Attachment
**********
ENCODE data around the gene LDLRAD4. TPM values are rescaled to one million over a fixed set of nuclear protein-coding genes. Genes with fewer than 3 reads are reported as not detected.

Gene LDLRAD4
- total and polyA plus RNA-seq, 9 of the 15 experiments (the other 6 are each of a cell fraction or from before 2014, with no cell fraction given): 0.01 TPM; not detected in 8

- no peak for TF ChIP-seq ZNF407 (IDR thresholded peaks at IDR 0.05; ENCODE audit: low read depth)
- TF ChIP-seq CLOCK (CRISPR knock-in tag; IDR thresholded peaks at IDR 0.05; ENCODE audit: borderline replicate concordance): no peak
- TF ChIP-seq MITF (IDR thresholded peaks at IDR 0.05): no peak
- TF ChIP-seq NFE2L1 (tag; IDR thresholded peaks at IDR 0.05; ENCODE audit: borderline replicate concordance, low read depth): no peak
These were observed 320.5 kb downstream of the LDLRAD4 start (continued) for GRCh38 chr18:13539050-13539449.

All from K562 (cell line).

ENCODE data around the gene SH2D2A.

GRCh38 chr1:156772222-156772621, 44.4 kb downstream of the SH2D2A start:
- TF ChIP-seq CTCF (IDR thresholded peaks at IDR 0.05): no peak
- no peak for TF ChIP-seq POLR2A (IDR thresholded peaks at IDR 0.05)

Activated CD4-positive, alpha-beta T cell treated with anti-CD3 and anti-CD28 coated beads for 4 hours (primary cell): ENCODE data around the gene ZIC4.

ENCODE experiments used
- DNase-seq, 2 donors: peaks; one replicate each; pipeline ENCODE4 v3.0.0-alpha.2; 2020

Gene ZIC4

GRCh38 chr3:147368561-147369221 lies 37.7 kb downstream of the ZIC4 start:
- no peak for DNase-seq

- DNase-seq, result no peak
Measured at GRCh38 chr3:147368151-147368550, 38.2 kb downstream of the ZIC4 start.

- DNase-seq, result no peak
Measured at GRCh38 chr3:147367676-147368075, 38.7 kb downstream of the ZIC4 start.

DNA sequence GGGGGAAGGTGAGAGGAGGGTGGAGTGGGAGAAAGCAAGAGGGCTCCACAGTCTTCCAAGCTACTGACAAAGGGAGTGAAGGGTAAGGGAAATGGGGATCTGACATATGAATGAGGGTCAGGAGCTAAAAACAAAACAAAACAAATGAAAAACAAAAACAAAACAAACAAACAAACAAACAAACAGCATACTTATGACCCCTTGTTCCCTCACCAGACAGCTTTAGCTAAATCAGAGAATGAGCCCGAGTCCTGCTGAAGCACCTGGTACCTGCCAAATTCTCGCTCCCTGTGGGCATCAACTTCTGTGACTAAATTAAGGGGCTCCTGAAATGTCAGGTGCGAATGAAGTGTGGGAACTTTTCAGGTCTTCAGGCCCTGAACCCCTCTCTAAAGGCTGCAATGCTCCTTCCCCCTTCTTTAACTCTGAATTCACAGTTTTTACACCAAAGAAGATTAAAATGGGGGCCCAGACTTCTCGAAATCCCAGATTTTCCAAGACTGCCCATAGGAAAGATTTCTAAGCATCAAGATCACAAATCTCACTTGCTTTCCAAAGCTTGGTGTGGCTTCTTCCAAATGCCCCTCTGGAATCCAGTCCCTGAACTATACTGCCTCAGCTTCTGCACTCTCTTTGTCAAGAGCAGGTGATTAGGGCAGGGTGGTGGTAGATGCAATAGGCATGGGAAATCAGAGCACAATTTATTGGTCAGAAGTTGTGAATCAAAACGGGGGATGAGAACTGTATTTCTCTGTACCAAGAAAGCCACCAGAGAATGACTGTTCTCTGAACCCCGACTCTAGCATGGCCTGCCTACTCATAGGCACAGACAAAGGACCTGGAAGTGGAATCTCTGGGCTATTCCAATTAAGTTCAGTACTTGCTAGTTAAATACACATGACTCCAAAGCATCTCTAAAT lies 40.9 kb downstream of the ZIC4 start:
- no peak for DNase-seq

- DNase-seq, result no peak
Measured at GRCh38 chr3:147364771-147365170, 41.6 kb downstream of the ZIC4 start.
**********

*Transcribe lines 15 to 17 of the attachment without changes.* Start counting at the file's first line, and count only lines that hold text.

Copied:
ENCODE experiments used
- DNase-seq, 2 donors: peaks; one replicate each; pipeline ENCODE4 v3.0.0-alpha.2; 2020

Gene ZIC4